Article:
BOZICH | Conference Tournaments Bring Out the Best in Pitino - WDRB 41 Louisville News

BOZICH | Conference Tournaments Bring Out the Best in Pitino

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Rick Pitino will try to win his 12th conference tournament title in Memphis this week. Rick Pitino will try to win his 12th conference tournament title in Memphis this week.

LOUISVILLE, Ky. (WDRB) – Odds are that this statistic wasn't something the Naismith Hall of Fame considered before it made Rick Pitino a member last year. But it's Naismith-worthy.

Pitino's career winning percentage in conference tournaments is 78 percent. His overall winning percentage as a college basketball coach is 74 percent.

This week, conference tournament week, is absolutely Pitino's sweet spot. He's better this week than he is in November, December, January and February.

He's won 11 conference tournaments while competing in four leagues – the ECAC, Southeastern Conference, Conference USA and the Big East.

The only guys that I have uncovered with more conference tournament victories are also Hall of Famers – Mike Krzyzewski of Duke and North Carolina's Dean Smith, the masters of the Atlantic Coast Conference. Pitino has won his 11 tournament titles in 24 tries. Smith went 13 for 36 and Coach K is 13 for 33 in the ACC.

Pitino can stretch his legacy to a fifth league this week when Louisville opens play in the American Athletic Conference Thursday afternoon in Memphis against either Rutgers or South Florida. Memphis works for Pitino. He won two SEC tourneys in Memphis at UK and another C-USA title in Memphis at U of L.

Next season he'll move into his sixth league, Planet Krzyzewski, the ACC. That should be fun.

Why is his record – 45 wins, 13 losses, five SEC conference titles, three in the Big East, including the last two – something that separates Pitino from other guys?

Because conference tournaments matter to Pitino. He demands that they matter to his players, too. The preparation stirs his hunger to compete. He celebrates the sudden-death format. He is convinced that it prepares his teams for the tournament that really matters when it begins next week.

"For me, I don't know why the record's good," Pitino said. "But conference tournaments, some coaches don't put great relevancy into it.

"For me, it's always been extremely relevant because I think it's a dress rehearsal to get ready for the (NCAA) tournament in terms of a Thursday-Saturday or Friday-Sunday games, in terms of preparation in back-to-back games.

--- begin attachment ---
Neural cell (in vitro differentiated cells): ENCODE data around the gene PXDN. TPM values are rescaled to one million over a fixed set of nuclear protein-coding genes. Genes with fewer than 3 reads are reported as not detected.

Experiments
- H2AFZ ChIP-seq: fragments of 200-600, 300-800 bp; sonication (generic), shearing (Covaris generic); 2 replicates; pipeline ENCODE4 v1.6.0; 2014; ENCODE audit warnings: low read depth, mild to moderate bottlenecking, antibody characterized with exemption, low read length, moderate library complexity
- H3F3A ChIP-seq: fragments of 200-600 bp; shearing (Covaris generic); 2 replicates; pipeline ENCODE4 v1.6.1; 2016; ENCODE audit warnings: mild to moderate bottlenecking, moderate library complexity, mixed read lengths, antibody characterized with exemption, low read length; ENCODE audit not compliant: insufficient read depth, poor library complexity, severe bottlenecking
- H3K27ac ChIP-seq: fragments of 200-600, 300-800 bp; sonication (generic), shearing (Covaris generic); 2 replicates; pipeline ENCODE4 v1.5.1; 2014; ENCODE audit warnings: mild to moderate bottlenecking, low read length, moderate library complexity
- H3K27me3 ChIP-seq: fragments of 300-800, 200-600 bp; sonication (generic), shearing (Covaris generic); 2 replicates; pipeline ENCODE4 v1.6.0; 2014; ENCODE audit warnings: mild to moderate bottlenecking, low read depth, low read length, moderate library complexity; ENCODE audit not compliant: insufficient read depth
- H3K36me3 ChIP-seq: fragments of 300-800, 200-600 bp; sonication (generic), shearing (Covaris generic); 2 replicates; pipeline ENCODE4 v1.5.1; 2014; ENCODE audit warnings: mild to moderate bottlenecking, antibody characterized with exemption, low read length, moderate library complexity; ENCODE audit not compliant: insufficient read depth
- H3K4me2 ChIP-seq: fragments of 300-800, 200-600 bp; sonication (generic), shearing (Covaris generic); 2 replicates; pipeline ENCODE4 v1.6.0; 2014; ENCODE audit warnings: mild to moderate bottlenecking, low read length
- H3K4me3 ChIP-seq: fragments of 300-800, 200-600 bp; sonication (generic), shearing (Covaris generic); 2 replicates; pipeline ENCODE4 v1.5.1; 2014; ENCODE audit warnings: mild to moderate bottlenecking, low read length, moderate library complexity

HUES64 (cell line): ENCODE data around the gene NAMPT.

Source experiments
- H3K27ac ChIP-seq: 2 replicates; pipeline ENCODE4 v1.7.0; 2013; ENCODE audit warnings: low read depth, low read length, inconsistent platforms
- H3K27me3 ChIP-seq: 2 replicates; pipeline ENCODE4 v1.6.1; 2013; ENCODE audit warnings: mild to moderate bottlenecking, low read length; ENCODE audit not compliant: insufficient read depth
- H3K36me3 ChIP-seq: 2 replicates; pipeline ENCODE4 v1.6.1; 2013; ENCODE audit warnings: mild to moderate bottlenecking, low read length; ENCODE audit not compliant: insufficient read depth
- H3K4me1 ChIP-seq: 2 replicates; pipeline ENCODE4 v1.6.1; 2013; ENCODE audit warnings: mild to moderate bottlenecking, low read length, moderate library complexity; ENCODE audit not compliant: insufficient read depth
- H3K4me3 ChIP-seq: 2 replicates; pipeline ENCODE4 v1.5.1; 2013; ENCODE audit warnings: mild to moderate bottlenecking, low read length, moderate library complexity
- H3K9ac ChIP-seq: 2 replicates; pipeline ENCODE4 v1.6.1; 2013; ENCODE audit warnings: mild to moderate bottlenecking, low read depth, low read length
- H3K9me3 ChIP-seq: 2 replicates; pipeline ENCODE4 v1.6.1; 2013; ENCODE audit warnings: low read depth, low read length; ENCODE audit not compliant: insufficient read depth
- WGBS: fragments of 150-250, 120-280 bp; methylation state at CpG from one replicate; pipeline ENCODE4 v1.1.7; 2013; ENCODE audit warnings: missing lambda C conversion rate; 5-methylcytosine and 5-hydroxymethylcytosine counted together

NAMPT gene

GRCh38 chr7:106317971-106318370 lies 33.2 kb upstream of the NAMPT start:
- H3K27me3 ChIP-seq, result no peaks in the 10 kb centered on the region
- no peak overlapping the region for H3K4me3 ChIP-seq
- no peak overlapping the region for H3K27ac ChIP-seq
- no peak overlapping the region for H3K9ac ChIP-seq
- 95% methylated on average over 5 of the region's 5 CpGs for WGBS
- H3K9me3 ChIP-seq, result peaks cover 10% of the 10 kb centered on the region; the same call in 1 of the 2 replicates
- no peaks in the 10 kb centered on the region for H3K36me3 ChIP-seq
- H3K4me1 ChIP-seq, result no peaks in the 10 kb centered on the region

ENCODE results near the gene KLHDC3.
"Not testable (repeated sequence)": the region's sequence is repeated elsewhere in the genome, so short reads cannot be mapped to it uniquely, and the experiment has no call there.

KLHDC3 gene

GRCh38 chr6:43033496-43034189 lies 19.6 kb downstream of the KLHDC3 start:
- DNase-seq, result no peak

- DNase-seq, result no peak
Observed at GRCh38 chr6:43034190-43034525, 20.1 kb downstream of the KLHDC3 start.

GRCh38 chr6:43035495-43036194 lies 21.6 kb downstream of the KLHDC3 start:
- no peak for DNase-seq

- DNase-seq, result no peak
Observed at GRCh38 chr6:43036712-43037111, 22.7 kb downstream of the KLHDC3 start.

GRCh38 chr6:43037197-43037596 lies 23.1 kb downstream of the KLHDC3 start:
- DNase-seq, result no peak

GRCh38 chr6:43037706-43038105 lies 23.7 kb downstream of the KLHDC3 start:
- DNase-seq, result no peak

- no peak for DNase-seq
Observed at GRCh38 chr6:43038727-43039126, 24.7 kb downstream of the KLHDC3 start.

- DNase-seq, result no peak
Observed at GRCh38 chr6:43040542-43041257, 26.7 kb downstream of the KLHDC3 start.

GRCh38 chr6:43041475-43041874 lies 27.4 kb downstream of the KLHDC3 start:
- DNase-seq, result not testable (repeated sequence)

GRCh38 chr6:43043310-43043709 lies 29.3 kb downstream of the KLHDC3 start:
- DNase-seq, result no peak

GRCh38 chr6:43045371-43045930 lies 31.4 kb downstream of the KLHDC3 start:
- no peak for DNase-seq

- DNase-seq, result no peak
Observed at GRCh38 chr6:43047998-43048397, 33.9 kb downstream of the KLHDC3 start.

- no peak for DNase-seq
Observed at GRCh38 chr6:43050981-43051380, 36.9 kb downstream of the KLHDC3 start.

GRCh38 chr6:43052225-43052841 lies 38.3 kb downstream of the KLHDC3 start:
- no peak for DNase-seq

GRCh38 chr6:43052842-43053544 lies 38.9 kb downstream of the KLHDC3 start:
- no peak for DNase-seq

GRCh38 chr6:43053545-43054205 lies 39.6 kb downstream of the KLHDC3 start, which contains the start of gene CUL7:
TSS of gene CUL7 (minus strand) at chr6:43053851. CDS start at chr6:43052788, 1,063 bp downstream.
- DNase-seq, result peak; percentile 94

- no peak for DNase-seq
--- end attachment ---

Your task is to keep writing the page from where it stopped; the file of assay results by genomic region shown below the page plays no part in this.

"I think it's really important … I've always felt it was really important to play well in the conference tournament, going into it."

There was one exception that the world remembers: That was 1996. Pitino's team at Kentucky was the only one that he took to the SEC Tournament and then left without the trophy. When the Wildcats struggled with Mississippi State, Pitino was fine with letting Antoine Walker sit as Kentucky stumbled to an 11-point loss. That team won the NCAA title.

That Kentucky team was also assured of a Number One seed, regardless of what happened in New Orleans that week. This Louisville team has little chance to earn a top seed.

Although the Cards are ranked second nationally in Ken Pomeroy's computer formula, second in Jeff Sagarin's computer formula and fifth in the human polls, they are not showing up as a one- or two-seed on most of the NCAA Tournament bracket projections. They're a three or a four.

That's another reason Pitino says his team has plenty to play for in Memphis. The Cards would likely have to beat a pair of Top 25 teams to win the AAC Tournament.

"We started as a top 10 team, and ended as a top 10," he said. "The thing that's been impressive is we don't have a bad loss. At all.

"Our strength of schedule hasn't been overly dynamic, but we're playing very good basketball at the end. And I feel very comfortable. I don't exaggerate our worth. If we win this tournament, we'll be a two seed. If we don't, we'll be a three- or a four-seed."

And if Pitino and his team deliver in Memphis, it will be his 12th conference tournament title in 25 tries. The Naismith Hall of Fame people should be aware of that.

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